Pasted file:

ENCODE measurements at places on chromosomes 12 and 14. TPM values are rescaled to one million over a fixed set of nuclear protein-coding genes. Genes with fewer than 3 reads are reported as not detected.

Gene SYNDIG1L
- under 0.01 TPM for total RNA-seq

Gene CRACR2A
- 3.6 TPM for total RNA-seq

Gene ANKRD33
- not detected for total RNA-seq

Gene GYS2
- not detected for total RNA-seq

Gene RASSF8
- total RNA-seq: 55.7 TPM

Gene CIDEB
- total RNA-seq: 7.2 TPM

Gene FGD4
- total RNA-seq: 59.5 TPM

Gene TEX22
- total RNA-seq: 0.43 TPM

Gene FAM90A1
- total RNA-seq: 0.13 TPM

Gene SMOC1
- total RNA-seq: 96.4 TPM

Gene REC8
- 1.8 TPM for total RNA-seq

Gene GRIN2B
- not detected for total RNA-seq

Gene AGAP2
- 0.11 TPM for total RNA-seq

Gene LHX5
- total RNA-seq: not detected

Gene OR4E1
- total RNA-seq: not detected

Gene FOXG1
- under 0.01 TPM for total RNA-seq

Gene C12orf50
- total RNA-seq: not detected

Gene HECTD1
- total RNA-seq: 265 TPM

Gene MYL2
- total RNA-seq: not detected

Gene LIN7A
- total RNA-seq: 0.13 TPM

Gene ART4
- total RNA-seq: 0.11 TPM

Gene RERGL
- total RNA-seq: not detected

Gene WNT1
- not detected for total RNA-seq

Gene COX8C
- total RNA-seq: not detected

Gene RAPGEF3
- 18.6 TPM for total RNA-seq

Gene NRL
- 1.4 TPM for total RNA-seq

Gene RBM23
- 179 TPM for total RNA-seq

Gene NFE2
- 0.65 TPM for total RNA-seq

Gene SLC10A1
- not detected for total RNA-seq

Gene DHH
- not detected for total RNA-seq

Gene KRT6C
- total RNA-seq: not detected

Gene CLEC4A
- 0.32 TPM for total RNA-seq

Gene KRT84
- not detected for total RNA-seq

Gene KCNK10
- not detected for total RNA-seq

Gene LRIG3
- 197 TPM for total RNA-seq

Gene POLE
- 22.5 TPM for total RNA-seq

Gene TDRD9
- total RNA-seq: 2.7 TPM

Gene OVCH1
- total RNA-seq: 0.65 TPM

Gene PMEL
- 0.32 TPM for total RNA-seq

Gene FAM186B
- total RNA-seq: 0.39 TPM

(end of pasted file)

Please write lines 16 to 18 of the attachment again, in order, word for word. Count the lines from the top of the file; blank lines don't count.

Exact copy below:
Gene TEX22
- total RNA-seq: 0.43 TPM

Gene FAM90A1